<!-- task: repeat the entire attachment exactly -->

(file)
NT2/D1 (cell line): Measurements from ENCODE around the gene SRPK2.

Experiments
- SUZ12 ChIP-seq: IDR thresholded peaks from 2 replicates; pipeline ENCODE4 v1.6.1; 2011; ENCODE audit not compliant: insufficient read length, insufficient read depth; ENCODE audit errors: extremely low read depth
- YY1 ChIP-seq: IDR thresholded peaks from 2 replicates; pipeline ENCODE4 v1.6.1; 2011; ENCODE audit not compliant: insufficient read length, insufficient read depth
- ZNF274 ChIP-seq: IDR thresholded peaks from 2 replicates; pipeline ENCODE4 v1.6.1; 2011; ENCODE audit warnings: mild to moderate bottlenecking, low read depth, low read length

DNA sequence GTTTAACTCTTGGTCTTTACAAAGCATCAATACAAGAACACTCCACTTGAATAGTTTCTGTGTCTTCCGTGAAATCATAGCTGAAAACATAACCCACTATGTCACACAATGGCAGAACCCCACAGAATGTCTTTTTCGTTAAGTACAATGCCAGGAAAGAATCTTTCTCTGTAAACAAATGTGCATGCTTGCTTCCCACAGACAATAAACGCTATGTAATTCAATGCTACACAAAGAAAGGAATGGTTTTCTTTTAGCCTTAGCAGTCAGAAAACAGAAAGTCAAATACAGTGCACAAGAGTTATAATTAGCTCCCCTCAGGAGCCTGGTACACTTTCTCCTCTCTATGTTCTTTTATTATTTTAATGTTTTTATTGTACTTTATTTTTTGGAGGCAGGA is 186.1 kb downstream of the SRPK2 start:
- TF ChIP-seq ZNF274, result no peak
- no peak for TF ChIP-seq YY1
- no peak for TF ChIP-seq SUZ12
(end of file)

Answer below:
NT2/D1 (cell line): Measurements from ENCODE around the gene SRPK2.

Experiments
- SUZ12 ChIP-seq: IDR thresholded peaks from 2 replicates; pipeline ENCODE4 v1.6.1; 2011; ENCODE audit not compliant: insufficient read length, insufficient read depth; ENCODE audit errors: extremely low read depth
- YY1 ChIP-seq: IDR thresholded peaks from 2 replicates; pipeline ENCODE4 v1.6.1; 2011; ENCODE audit not compliant: insufficient read length, insufficient read depth
- ZNF274 ChIP-seq: IDR thresholded peaks from 2 replicates; pipeline ENCODE4 v1.6.1; 2011; ENCODE audit warnings: mild to moderate bottlenecking, low read depth, low read length

DNA sequence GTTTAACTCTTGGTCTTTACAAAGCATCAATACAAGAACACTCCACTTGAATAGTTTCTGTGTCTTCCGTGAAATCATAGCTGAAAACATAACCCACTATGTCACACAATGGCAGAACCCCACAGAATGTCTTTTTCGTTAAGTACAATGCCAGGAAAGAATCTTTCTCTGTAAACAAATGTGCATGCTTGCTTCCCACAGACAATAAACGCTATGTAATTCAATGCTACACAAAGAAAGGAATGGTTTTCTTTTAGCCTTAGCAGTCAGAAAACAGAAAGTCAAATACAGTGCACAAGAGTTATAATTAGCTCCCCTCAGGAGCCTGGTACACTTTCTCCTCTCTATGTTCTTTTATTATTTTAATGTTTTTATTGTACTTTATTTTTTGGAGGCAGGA is 186.1 kb downstream of the SRPK2 start:
- TF ChIP-seq ZNF274, result no peak
- no peak for TF ChIP-seq YY1
- no peak for TF ChIP-seq SUZ12